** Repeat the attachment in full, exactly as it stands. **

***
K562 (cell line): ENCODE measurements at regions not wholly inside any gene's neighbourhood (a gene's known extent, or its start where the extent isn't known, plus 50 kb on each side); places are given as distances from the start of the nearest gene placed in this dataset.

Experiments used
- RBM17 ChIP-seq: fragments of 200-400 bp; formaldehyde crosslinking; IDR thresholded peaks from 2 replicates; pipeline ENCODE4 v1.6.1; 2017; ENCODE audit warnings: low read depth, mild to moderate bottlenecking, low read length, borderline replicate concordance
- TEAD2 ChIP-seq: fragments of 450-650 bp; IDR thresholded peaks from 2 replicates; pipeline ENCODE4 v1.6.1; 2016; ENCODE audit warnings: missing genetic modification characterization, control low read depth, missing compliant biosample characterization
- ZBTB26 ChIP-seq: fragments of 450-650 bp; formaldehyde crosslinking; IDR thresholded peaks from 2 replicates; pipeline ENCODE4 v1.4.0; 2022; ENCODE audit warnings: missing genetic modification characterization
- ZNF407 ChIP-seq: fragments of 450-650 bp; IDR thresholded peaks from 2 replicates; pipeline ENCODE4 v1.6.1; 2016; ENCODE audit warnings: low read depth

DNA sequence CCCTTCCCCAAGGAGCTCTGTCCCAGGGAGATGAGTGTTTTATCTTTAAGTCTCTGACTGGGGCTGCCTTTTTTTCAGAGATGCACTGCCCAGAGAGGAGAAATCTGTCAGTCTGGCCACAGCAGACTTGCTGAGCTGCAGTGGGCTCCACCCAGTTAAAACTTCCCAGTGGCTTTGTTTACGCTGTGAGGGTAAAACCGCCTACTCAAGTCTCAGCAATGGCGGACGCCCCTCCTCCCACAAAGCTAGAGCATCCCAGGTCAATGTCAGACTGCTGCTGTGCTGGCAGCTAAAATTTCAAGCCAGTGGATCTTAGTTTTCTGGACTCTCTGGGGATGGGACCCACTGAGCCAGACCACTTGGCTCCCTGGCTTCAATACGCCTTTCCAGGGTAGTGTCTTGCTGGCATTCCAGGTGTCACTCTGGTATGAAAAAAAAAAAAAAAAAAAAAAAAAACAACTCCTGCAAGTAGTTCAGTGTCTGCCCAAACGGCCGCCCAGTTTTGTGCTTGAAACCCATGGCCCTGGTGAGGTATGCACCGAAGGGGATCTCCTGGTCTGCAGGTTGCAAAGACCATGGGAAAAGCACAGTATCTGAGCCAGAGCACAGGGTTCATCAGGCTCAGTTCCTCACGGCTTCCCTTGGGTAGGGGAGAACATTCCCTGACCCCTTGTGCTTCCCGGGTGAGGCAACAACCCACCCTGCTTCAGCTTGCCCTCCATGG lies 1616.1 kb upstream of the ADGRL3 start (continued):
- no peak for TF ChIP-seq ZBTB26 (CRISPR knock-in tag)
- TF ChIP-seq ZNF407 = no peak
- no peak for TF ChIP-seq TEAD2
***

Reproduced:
K562 (cell line): ENCODE measurements at regions not wholly inside any gene's neighbourhood (a gene's known extent, or its start where the extent isn't known, plus 50 kb on each side); places are given as distances from the start of the nearest gene placed in this dataset.

Experiments used
- RBM17 ChIP-seq: fragments of 200-400 bp; formaldehyde crosslinking; IDR thresholded peaks from 2 replicates; pipeline ENCODE4 v1.6.1; 2017; ENCODE audit warnings: low read depth, mild to moderate bottlenecking, low read length, borderline replicate concordance
- TEAD2 ChIP-seq: fragments of 450-650 bp; IDR thresholded peaks from 2 replicates; pipeline ENCODE4 v1.6.1; 2016; ENCODE audit warnings: missing genetic modification characterization, control low read depth, missing compliant biosample characterization
- ZBTB26 ChIP-seq: fragments of 450-650 bp; formaldehyde crosslinking; IDR thresholded peaks from 2 replicates; pipeline ENCODE4 v1.4.0; 2022; ENCODE audit warnings: missing genetic modification characterization
- ZNF407 ChIP-seq: fragments of 450-650 bp; IDR thresholded peaks from 2 replicates; pipeline ENCODE4 v1.6.1; 2016; ENCODE audit warnings: low read depth

DNA sequence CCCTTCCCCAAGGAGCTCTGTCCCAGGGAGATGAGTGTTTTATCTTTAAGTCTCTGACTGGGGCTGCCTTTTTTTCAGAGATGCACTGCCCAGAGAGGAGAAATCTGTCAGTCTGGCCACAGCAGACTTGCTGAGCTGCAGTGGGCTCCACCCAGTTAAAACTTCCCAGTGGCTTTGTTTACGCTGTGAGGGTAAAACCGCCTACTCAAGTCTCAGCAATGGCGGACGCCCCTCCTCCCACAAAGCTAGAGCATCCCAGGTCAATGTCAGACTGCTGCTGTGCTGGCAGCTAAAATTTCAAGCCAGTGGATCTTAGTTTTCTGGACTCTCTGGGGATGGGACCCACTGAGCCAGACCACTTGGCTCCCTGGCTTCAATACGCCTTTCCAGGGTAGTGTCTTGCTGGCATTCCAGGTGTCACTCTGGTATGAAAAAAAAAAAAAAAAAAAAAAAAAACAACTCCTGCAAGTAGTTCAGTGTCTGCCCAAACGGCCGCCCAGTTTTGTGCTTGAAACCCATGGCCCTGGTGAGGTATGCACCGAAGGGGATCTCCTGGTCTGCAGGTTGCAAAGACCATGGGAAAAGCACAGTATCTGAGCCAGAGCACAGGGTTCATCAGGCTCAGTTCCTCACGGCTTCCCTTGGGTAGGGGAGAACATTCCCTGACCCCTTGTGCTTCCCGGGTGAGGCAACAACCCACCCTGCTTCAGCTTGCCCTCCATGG lies 1616.1 kb upstream of the ADGRL3 start (continued):
- no peak for TF ChIP-seq ZBTB26 (CRISPR knock-in tag)
- TF ChIP-seq ZNF407 = no peak
- no peak for TF ChIP-seq TEAD2